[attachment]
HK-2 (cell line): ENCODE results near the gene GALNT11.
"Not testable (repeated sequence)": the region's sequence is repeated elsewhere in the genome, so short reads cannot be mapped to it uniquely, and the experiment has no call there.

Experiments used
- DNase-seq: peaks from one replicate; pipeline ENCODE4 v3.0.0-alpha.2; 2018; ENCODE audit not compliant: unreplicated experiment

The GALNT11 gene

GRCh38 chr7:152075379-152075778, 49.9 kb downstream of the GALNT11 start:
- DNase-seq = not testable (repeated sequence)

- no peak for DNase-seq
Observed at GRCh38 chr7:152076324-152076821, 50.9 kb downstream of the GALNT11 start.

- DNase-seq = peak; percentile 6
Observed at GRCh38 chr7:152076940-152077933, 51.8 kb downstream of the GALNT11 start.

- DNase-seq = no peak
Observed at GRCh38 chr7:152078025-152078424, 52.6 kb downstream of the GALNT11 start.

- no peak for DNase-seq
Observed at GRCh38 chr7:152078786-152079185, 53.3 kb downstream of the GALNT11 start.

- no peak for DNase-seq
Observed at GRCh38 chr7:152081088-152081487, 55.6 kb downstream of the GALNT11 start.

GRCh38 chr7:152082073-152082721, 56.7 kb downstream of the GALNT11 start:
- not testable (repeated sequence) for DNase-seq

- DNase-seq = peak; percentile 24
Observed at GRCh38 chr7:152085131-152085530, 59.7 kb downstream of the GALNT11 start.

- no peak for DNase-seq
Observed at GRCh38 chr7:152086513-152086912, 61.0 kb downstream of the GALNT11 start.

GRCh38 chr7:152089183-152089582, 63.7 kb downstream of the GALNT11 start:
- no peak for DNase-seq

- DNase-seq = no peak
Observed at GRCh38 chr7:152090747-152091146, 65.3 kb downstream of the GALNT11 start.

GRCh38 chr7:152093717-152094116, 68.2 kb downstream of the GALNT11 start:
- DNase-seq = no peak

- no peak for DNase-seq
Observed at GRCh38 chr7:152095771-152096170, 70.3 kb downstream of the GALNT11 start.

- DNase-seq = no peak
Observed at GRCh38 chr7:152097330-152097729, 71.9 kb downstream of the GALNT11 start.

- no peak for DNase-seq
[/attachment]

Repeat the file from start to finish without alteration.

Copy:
HK-2 (cell line): ENCODE results near the gene GALNT11.
"Not testable (repeated sequence)": the region's sequence is repeated elsewhere in the genome, so short reads cannot be mapped to it uniquely, and the experiment has no call there.

Experiments used
- DNase-seq: peaks from one replicate; pipeline ENCODE4 v3.0.0-alpha.2; 2018; ENCODE audit not compliant: unreplicated experiment

The GALNT11 gene

GRCh38 chr7:152075379-152075778, 49.9 kb downstream of the GALNT11 start:
- DNase-seq = not testable (repeated sequence)

- no peak for DNase-seq
Observed at GRCh38 chr7:152076324-152076821, 50.9 kb downstream of the GALNT11 start.

- DNase-seq = peak; percentile 6
Observed at GRCh38 chr7:152076940-152077933, 51.8 kb downstream of the GALNT11 start.

- DNase-seq = no peak
Observed at GRCh38 chr7:152078025-152078424, 52.6 kb downstream of the GALNT11 start.

- no peak for DNase-seq
Observed at GRCh38 chr7:152078786-152079185, 53.3 kb downstream of the GALNT11 start.

- no peak for DNase-seq
Observed at GRCh38 chr7:152081088-152081487, 55.6 kb downstream of the GALNT11 start.

GRCh38 chr7:152082073-152082721, 56.7 kb downstream of the GALNT11 start:
- not testable (repeated sequence) for DNase-seq

- DNase-seq = peak; percentile 24
Observed at GRCh38 chr7:152085131-152085530, 59.7 kb downstream of the GALNT11 start.

- no peak for DNase-seq
Observed at GRCh38 chr7:152086513-152086912, 61.0 kb downstream of the GALNT11 start.

GRCh38 chr7:152089183-152089582, 63.7 kb downstream of the GALNT11 start:
- no peak for DNase-seq

- DNase-seq = no peak
Observed at GRCh38 chr7:152090747-152091146, 65.3 kb downstream of the GALNT11 start.

GRCh38 chr7:152093717-152094116, 68.2 kb downstream of the GALNT11 start:
- DNase-seq = no peak

- no peak for DNase-seq
Observed at GRCh38 chr7:152095771-152096170, 70.3 kb downstream of the GALNT11 start.

- DNase-seq = no peak
Observed at GRCh38 chr7:152097330-152097729, 71.9 kb downstream of the GALNT11 start.

- no peak for DNase-seq